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Globalization has revolutionized the world of business. It has simultaneously created the imperative for companies to internationalize their competitive strategies and the means to do so.
Companies can and do now shop in a single global supermarket for capital, employees, customers, suppliers, raw materials, and strategic alliance partners.
Of all the potential beneficiaries of globalization, none face more exciting and unprecedented opportunities than small- and medium-sized businesses.
Historically, these firms have lacked the opportunity, the necessity, and especially the wherewithal to attack international markets.
This "Think Global" advice is not intended to imply that all will be sweetness and light in the new "global village." ("Global snake pit" might be more accurate.) Markets will become infinitely more complex, turbulent and far-flung and competitors can come at you from anywhere and at anytime.
Managing global companies across borders, time zones, and cultures calls for a level of talent and subtlety light years beyond what was necessary only a decade ago. Strategy, marketing, logistics, recruitment and training must all be rethought if not reinvented altogether to cope with the new challenges.
International business is not for the faint of heart. The only difference is that as the world evolves, companies now have NO CHOICE!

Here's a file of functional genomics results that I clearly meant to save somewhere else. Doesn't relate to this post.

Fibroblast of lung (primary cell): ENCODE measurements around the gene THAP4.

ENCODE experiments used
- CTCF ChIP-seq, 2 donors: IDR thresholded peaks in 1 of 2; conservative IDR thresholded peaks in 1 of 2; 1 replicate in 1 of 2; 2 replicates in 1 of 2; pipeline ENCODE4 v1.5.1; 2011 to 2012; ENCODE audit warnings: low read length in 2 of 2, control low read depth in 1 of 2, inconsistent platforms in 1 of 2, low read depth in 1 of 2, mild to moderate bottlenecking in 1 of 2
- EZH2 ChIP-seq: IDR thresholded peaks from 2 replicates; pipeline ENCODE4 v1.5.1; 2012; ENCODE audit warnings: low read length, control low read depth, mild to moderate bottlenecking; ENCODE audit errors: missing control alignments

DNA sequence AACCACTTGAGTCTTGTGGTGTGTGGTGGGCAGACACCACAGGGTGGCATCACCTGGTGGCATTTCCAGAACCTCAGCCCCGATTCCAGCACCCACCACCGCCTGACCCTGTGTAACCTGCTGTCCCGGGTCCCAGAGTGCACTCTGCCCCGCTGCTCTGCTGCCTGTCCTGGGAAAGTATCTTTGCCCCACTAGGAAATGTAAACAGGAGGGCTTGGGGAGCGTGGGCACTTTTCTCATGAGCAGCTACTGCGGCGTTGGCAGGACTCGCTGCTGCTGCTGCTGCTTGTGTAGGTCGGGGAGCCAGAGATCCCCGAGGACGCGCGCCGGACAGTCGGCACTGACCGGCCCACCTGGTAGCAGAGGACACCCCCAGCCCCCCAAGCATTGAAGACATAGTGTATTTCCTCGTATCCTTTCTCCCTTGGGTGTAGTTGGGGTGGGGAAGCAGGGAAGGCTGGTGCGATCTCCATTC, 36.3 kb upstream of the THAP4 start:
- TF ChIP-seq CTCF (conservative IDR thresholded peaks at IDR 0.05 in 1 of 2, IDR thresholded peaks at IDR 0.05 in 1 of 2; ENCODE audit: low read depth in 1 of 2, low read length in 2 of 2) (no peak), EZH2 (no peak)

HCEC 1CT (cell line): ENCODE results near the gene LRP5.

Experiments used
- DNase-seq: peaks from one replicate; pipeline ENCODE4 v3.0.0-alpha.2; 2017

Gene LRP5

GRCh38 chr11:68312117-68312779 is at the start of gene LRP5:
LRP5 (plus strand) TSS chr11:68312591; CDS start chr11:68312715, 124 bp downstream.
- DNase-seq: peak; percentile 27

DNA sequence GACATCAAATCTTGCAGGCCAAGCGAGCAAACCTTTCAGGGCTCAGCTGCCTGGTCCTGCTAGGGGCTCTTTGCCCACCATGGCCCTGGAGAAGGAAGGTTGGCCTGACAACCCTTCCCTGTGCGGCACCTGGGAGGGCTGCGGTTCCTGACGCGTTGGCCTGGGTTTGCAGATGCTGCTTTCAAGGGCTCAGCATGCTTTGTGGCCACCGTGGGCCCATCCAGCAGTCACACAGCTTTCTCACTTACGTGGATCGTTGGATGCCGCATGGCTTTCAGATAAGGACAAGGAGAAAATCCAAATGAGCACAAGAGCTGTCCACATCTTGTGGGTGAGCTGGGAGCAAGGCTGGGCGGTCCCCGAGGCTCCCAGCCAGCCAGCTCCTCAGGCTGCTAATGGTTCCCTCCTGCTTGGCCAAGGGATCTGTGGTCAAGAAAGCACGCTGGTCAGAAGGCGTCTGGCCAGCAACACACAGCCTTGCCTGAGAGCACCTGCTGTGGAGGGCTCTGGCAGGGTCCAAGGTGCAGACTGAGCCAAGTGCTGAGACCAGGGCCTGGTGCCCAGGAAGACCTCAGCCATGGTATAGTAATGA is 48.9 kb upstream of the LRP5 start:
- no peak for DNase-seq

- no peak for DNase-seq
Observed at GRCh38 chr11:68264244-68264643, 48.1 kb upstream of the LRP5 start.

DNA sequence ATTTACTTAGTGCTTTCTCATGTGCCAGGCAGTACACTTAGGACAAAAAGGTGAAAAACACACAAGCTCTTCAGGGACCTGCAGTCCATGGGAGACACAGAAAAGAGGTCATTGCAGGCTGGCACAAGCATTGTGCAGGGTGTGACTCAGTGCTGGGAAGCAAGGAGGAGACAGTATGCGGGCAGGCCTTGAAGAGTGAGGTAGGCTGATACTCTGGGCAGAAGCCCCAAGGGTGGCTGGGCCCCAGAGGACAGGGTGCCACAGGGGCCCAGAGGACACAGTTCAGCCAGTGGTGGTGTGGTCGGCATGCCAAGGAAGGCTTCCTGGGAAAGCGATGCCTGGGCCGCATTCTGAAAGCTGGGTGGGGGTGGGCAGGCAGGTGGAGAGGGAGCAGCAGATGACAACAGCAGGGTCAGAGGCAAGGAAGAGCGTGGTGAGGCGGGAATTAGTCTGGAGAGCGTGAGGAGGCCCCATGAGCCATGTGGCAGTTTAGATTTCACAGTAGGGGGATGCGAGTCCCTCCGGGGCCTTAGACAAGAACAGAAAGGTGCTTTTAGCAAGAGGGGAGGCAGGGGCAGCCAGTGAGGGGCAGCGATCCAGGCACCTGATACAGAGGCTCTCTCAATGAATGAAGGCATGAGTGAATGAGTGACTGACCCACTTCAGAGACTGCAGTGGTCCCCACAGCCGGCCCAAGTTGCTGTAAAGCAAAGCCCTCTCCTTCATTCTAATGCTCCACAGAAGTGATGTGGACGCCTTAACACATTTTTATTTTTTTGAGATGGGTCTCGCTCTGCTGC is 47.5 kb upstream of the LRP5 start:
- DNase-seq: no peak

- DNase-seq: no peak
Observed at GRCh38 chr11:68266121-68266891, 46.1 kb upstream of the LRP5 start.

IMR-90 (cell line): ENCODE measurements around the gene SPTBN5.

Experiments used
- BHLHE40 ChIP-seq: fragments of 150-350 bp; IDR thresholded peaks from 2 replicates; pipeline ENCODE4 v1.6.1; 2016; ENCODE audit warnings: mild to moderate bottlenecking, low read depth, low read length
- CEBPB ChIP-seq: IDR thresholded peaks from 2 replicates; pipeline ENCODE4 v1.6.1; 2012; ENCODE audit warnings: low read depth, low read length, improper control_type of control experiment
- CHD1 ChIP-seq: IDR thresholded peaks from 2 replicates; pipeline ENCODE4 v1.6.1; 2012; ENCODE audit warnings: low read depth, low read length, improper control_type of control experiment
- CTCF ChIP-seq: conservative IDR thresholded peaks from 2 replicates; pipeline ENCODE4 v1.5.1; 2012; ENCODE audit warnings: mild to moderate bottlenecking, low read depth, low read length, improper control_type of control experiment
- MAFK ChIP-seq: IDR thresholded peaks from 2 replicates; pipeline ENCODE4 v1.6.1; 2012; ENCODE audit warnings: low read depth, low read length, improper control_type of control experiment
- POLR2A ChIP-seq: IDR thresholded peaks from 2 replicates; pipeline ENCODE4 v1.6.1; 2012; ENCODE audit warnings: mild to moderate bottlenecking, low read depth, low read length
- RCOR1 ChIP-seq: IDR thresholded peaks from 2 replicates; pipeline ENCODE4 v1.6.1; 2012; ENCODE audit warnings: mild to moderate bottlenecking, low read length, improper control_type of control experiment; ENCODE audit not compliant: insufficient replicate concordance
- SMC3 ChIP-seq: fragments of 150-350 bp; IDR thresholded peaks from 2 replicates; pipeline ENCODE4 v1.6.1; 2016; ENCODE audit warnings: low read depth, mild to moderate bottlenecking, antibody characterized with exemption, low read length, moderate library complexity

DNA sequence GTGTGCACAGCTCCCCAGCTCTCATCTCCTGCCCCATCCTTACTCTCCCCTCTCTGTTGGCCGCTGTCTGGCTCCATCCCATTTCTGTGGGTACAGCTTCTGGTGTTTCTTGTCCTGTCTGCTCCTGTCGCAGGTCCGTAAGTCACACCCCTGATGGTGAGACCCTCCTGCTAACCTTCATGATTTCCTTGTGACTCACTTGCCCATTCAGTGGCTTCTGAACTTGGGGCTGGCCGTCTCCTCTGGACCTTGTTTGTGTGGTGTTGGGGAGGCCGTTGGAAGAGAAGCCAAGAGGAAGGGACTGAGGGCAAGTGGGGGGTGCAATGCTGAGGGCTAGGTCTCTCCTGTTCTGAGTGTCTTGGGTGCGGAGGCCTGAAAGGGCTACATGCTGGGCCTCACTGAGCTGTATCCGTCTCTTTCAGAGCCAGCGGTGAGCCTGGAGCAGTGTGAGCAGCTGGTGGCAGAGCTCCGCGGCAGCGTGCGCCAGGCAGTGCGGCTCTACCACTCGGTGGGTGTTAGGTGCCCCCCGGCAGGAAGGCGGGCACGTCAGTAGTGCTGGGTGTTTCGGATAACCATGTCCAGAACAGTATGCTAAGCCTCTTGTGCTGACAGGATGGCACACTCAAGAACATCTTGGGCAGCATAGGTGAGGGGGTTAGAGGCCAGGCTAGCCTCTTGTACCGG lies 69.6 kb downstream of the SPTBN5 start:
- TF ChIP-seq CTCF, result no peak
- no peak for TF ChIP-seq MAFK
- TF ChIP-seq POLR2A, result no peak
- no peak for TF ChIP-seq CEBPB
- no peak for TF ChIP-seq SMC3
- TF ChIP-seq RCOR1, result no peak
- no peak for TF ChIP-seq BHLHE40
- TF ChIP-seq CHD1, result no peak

Seven Tips for Leveraging Global Thinking
- DEVELOP and promote a global psychology. Create a gut realization that international success is no longer the icing on the market cake, it's the cake itself.
- GET good partners. There is simply no substitute for first-rate local knowledge about market opportunities, competitors, talent and emerging government policy.
- TAKE the long view. You're going to need staying power, both financially and psychological. Rome wasn't built in a day, and the Romans were using local talent.
- BECOME an international learning machine. The individuals and companies that will dominate will be those that figure out how to disseminate and leverage knowledge globally.
- STRENGTHEN your corporate culture. Commit the time and resources to ensure that your corporate culture is strong and coherent enough to help guide decisions that must be made quickly and on the spot by local managers.
- BUILD flexibility. Global flexibility must go well beyond tailoring goods and services to local markets; it must also embrace every aspect of your business, including organizational structures, policies, and practices.
- REMEMBER that all solutions are temporary. Accept that the world is moving too fast and too unexpectedly for any solution to endure. The best approach is to expect a constant cycle of self-examination, learning, adjustment, and improvement.
Make no mistake: Globalization will require the reinvention of a good chunk of your company's innovation infrastructure and intellectual capital base, from corporate culture to strategic alliance strategies to human resource development. But the effort will prove well worth it.
At a minimum, strengthening your company's global infrastructure will at least allow the firm to stay in the next round. And if it can be done superbly, it can itself become a major source of actual competitive advantage.
Here's the best part about thinking and operating globally, you don't have to be big to play and win—technology has seen to that.
So what's holding you back? Think global or else!
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